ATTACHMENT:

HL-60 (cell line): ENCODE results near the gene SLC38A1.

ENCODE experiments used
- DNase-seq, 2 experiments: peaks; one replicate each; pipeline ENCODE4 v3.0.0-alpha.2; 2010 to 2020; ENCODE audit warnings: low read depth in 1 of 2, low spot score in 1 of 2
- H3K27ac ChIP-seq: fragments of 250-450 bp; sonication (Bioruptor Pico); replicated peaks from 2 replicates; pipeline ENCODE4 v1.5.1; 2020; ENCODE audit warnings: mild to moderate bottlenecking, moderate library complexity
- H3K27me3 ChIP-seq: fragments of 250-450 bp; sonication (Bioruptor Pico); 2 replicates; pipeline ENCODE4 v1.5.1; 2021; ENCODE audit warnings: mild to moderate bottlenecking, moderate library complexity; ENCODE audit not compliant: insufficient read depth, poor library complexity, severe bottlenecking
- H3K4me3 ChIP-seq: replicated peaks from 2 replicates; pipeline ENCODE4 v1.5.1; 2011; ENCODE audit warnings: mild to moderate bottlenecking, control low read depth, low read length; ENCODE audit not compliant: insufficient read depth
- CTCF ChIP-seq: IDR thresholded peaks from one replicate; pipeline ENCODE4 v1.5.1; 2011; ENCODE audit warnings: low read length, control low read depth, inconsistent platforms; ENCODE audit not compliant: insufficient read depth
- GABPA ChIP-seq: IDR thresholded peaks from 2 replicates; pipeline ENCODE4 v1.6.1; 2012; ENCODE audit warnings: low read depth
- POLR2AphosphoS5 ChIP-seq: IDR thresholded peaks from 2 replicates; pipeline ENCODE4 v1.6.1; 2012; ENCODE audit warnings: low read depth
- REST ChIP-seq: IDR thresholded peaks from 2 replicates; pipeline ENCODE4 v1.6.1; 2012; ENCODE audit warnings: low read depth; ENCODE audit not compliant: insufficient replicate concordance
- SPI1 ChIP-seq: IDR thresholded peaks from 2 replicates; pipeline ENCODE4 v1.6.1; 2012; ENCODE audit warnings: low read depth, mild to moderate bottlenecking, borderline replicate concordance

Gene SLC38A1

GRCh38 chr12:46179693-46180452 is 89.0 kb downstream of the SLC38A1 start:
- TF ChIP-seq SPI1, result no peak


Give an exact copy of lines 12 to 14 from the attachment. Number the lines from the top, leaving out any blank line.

Gene SLC38A1

GRCh38 chr12:46179693-46180452 is 89.0 kb downstream of the SLC38A1 start:
- TF ChIP-seq SPI1, result no peak